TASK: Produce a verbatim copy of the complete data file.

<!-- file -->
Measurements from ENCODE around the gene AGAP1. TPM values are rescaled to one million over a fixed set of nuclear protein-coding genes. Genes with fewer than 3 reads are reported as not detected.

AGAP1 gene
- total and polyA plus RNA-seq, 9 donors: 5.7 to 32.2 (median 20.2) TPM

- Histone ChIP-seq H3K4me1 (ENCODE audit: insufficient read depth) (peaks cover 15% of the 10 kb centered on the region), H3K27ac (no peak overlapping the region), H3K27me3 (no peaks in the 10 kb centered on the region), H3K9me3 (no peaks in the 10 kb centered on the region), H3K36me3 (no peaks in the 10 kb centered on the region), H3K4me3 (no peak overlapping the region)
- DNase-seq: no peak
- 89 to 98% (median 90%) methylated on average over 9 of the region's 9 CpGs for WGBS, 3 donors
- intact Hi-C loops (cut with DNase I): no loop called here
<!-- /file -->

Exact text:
Measurements from ENCODE around the gene AGAP1. TPM values are rescaled to one million over a fixed set of nuclear protein-coding genes. Genes with fewer than 3 reads are reported as not detected.

AGAP1 gene
- total and polyA plus RNA-seq, 9 donors: 5.7 to 32.2 (median 20.2) TPM

- Histone ChIP-seq H3K4me1 (ENCODE audit: insufficient read depth) (peaks cover 15% of the 10 kb centered on the region), H3K27ac (no peak overlapping the region), H3K27me3 (no peaks in the 10 kb centered on the region), H3K9me3 (no peaks in the 10 kb centered on the region), H3K36me3 (no peaks in the 10 kb centered on the region), H3K4me3 (no peak overlapping the region)
- DNase-seq: no peak
- 89 to 98% (median 90%) methylated on average over 9 of the region's 9 CpGs for WGBS, 3 donors
- intact Hi-C loops (cut with DNase I): no loop called here